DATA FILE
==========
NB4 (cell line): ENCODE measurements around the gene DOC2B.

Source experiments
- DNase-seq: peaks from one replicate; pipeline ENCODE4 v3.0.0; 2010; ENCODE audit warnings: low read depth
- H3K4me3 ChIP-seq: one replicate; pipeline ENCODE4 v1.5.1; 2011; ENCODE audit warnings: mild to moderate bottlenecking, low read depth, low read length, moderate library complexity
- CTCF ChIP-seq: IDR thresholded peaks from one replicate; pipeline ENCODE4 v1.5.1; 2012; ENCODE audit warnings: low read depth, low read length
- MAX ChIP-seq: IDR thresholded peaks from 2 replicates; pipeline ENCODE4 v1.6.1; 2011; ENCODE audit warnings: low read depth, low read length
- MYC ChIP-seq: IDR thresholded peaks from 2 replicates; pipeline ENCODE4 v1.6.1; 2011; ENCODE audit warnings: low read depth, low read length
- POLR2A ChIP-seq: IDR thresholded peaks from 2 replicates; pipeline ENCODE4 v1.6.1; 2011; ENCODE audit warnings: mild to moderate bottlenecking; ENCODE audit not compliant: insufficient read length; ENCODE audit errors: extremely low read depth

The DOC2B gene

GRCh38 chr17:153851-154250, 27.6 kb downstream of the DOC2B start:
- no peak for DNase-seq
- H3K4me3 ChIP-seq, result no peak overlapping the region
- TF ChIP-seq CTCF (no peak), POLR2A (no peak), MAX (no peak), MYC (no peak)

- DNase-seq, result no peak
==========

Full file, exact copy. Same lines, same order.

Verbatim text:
NB4 (cell line): ENCODE measurements around the gene DOC2B.

Source experiments
- DNase-seq: peaks from one replicate; pipeline ENCODE4 v3.0.0; 2010; ENCODE audit warnings: low read depth
- H3K4me3 ChIP-seq: one replicate; pipeline ENCODE4 v1.5.1; 2011; ENCODE audit warnings: mild to moderate bottlenecking, low read depth, low read length, moderate library complexity
- CTCF ChIP-seq: IDR thresholded peaks from one replicate; pipeline ENCODE4 v1.5.1; 2012; ENCODE audit warnings: low read depth, low read length
- MAX ChIP-seq: IDR thresholded peaks from 2 replicates; pipeline ENCODE4 v1.6.1; 2011; ENCODE audit warnings: low read depth, low read length
- MYC ChIP-seq: IDR thresholded peaks from 2 replicates; pipeline ENCODE4 v1.6.1; 2011; ENCODE audit warnings: low read depth, low read length
- POLR2A ChIP-seq: IDR thresholded peaks from 2 replicates; pipeline ENCODE4 v1.6.1; 2011; ENCODE audit warnings: mild to moderate bottlenecking; ENCODE audit not compliant: insufficient read length; ENCODE audit errors: extremely low read depth

The DOC2B gene

GRCh38 chr17:153851-154250, 27.6 kb downstream of the DOC2B start:
- no peak for DNase-seq
- H3K4me3 ChIP-seq, result no peak overlapping the region
- TF ChIP-seq CTCF (no peak), POLR2A (no peak), MAX (no peak), MYC (no peak)

- DNase-seq, result no peak